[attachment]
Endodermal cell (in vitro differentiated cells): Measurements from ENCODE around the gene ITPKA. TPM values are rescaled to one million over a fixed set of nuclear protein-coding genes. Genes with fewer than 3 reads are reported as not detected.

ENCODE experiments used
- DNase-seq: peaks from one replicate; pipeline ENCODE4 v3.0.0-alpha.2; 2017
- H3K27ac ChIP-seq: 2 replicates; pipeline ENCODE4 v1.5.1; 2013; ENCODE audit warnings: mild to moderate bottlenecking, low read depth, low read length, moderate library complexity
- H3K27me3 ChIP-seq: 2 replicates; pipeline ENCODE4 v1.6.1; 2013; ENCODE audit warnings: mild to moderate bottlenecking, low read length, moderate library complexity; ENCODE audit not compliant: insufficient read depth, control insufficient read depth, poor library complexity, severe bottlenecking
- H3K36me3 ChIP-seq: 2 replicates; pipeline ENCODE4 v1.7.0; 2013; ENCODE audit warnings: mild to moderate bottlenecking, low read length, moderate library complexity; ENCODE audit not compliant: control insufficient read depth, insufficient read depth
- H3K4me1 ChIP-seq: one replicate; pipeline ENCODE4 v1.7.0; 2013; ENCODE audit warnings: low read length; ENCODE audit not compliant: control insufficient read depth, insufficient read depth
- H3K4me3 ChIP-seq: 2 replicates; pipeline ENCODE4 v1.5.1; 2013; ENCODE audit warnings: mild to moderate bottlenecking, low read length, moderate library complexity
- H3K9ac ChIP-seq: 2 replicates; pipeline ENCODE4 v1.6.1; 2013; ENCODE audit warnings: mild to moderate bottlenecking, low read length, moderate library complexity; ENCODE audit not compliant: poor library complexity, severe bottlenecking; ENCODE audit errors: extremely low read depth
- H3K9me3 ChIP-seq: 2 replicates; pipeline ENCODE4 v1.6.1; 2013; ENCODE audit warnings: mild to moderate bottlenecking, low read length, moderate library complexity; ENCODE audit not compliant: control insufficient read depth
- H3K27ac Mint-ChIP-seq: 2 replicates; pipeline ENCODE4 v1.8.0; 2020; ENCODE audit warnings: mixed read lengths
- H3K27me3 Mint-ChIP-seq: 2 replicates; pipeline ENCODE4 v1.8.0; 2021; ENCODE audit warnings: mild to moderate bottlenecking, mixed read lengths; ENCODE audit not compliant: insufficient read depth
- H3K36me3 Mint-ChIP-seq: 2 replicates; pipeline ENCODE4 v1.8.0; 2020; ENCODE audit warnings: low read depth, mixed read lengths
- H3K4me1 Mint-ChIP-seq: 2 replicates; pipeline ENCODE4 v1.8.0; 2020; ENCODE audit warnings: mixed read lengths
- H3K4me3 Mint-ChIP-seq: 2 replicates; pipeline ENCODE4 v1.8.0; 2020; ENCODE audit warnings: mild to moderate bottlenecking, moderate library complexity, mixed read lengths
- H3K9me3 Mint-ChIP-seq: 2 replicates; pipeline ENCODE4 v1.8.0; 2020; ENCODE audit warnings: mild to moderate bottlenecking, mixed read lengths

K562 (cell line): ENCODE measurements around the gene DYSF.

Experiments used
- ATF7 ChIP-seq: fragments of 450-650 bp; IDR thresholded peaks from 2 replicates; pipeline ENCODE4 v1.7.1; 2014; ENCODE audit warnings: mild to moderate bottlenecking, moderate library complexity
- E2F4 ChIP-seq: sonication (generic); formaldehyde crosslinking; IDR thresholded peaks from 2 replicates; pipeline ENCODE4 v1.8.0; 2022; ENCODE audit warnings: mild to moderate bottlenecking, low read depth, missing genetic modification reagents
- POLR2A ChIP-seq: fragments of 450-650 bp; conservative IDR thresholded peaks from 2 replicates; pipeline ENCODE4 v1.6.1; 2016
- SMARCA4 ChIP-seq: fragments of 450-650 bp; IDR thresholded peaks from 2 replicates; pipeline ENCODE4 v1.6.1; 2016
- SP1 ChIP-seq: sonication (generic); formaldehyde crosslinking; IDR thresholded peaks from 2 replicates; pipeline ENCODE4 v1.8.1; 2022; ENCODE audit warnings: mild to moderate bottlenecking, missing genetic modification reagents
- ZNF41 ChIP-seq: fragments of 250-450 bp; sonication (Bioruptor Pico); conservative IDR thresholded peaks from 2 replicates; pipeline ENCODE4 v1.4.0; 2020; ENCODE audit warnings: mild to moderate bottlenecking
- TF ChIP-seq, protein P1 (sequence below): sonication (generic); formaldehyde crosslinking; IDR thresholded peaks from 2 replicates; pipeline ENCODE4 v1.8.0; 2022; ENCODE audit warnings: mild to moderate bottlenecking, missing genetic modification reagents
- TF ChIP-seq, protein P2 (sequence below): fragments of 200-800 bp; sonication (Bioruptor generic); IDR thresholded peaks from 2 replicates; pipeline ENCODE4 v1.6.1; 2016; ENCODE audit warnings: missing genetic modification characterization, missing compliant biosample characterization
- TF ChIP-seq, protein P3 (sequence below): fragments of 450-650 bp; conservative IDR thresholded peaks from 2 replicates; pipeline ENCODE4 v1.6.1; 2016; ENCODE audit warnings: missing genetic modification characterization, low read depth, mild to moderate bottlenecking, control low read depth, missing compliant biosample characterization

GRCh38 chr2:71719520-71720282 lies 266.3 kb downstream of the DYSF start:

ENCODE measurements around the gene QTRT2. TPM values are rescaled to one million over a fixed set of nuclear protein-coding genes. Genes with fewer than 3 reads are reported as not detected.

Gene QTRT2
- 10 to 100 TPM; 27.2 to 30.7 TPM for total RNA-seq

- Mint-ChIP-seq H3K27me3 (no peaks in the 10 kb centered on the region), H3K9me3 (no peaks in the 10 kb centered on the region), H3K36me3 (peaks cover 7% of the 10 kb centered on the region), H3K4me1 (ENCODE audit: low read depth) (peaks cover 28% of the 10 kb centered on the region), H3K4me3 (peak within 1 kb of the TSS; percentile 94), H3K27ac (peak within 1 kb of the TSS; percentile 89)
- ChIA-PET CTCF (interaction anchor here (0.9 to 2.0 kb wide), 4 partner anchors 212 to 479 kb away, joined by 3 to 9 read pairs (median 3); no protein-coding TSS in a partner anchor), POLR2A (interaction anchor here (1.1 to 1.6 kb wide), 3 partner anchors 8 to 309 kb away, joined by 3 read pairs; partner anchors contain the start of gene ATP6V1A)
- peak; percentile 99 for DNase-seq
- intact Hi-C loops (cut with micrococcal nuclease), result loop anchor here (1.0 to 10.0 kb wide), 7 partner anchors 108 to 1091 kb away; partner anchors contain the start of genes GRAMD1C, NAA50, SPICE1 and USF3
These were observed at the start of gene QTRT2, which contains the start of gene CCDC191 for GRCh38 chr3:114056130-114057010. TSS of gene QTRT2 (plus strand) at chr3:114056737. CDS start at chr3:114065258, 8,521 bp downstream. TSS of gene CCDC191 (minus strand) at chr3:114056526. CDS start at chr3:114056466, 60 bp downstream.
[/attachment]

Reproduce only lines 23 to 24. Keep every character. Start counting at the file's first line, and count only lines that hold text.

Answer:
- SP1 ChIP-seq: sonication (generic); formaldehyde crosslinking; IDR thresholded peaks from 2 replicates; pipeline ENCODE4 v1.8.1; 2022; ENCODE audit warnings: mild to moderate bottlenecking, missing genetic modification reagents
- ZNF41 ChIP-seq: fragments of 250-450 bp; sonication (Bioruptor Pico); conservative IDR thresholded peaks from 2 replicates; pipeline ENCODE4 v1.4.0; 2020; ENCODE audit warnings: mild to moderate bottlenecking